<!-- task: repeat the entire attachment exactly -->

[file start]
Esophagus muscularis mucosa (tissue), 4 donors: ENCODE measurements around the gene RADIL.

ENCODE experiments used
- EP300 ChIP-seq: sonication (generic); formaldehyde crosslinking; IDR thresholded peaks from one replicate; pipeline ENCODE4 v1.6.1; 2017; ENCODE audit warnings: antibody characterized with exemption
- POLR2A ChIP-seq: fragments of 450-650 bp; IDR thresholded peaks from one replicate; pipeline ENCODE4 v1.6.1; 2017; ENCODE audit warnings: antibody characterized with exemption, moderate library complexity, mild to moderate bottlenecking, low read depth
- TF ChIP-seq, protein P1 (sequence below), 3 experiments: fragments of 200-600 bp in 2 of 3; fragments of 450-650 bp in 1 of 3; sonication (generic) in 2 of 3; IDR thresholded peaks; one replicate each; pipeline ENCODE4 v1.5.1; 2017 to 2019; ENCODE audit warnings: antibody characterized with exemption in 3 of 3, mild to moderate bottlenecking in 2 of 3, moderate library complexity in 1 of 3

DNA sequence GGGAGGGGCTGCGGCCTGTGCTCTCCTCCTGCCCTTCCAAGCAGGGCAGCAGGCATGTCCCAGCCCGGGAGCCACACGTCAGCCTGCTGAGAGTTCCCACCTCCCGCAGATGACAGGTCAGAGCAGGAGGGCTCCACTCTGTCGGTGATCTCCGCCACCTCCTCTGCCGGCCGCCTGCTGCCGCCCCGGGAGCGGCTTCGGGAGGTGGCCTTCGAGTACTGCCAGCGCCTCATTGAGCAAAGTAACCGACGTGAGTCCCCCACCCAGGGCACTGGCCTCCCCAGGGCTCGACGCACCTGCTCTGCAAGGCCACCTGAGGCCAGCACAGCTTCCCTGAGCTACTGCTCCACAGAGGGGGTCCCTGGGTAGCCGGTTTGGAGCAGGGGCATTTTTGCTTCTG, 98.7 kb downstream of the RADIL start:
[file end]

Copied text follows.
Esophagus muscularis mucosa (tissue), 4 donors: ENCODE measurements around the gene RADIL.

ENCODE experiments used
- EP300 ChIP-seq: sonication (generic); formaldehyde crosslinking; IDR thresholded peaks from one replicate; pipeline ENCODE4 v1.6.1; 2017; ENCODE audit warnings: antibody characterized with exemption
- POLR2A ChIP-seq: fragments of 450-650 bp; IDR thresholded peaks from one replicate; pipeline ENCODE4 v1.6.1; 2017; ENCODE audit warnings: antibody characterized with exemption, moderate library complexity, mild to moderate bottlenecking, low read depth
- TF ChIP-seq, protein P1 (sequence below), 3 experiments: fragments of 200-600 bp in 2 of 3; fragments of 450-650 bp in 1 of 3; sonication (generic) in 2 of 3; IDR thresholded peaks; one replicate each; pipeline ENCODE4 v1.5.1; 2017 to 2019; ENCODE audit warnings: antibody characterized with exemption in 3 of 3, mild to moderate bottlenecking in 2 of 3, moderate library complexity in 1 of 3

DNA sequence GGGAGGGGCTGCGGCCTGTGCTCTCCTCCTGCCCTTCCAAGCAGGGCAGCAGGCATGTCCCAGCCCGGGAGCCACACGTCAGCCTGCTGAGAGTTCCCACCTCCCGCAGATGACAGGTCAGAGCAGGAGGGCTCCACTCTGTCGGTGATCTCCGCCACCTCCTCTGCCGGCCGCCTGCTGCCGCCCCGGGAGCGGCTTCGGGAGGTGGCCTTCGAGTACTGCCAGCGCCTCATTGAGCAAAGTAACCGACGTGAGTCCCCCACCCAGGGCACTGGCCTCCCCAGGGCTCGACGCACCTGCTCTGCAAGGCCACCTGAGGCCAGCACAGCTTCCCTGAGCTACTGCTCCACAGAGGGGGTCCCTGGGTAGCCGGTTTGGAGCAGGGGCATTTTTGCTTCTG, 98.7 kb downstream of the RADIL start: